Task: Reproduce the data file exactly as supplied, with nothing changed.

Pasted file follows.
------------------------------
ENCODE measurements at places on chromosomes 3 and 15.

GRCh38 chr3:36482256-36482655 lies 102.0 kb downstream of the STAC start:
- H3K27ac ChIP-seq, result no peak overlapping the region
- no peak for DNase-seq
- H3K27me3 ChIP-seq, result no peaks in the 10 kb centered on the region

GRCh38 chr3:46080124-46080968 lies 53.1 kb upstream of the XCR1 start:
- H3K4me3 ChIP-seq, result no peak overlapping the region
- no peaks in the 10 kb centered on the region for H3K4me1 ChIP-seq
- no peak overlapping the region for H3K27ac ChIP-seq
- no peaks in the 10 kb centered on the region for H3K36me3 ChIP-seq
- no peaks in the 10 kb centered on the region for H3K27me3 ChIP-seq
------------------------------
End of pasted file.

ENCODE measurements at places on chromosomes 3 and 15.

GRCh38 chr3:36482256-36482655 lies 102.0 kb downstream of the STAC start:
- H3K27ac ChIP-seq, result no peak overlapping the region
- no peak for DNase-seq
- H3K27me3 ChIP-seq, result no peaks in the 10 kb centered on the region

GRCh38 chr3:46080124-46080968 lies 53.1 kb upstream of the XCR1 start:
- H3K4me3 ChIP-seq, result no peak overlapping the region
- no peaks in the 10 kb centered on the region for H3K4me1 ChIP-seq
- no peak overlapping the region for H3K27ac ChIP-seq
- no peaks in the 10 kb centered on the region for H3K36me3 ChIP-seq
- no peaks in the 10 kb centered on the region for H3K27me3 ChIP-seq